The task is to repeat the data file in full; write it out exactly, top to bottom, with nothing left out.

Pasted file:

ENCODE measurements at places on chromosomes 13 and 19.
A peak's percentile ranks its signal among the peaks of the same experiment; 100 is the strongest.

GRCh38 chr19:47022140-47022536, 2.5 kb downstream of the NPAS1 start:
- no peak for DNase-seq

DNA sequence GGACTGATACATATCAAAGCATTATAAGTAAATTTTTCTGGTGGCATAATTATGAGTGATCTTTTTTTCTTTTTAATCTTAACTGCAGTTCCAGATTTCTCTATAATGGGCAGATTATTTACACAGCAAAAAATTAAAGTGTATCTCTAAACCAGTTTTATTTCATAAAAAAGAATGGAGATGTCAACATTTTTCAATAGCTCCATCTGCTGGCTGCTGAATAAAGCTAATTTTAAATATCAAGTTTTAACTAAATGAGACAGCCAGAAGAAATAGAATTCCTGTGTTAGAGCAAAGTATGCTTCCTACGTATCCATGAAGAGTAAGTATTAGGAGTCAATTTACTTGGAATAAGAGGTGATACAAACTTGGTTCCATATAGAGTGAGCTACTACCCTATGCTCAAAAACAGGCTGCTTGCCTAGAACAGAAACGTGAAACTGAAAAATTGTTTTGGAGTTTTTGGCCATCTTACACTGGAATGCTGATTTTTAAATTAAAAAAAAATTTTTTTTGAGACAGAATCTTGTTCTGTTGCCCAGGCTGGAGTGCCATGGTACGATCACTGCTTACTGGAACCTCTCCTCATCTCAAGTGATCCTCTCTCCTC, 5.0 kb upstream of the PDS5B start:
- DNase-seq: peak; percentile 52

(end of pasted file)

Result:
ENCODE measurements at places on chromosomes 13 and 19.
A peak's percentile ranks its signal among the peaks of the same experiment; 100 is the strongest.

GRCh38 chr19:47022140-47022536, 2.5 kb downstream of the NPAS1 start:
- no peak for DNase-seq

DNA sequence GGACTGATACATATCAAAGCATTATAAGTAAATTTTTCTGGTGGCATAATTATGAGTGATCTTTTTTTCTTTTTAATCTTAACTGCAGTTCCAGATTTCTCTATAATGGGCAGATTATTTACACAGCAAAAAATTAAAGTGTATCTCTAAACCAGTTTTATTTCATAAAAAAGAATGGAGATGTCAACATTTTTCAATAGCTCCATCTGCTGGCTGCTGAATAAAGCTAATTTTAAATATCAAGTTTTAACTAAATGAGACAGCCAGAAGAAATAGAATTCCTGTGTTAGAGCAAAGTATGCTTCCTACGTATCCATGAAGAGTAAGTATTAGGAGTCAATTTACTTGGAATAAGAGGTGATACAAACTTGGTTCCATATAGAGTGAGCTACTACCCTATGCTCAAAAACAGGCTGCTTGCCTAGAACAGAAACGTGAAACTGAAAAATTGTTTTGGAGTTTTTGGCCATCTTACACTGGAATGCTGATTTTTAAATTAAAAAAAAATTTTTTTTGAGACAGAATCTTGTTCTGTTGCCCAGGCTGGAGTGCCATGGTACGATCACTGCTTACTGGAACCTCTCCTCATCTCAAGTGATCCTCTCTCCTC, 5.0 kb upstream of the PDS5B start:
- DNase-seq: peak; percentile 52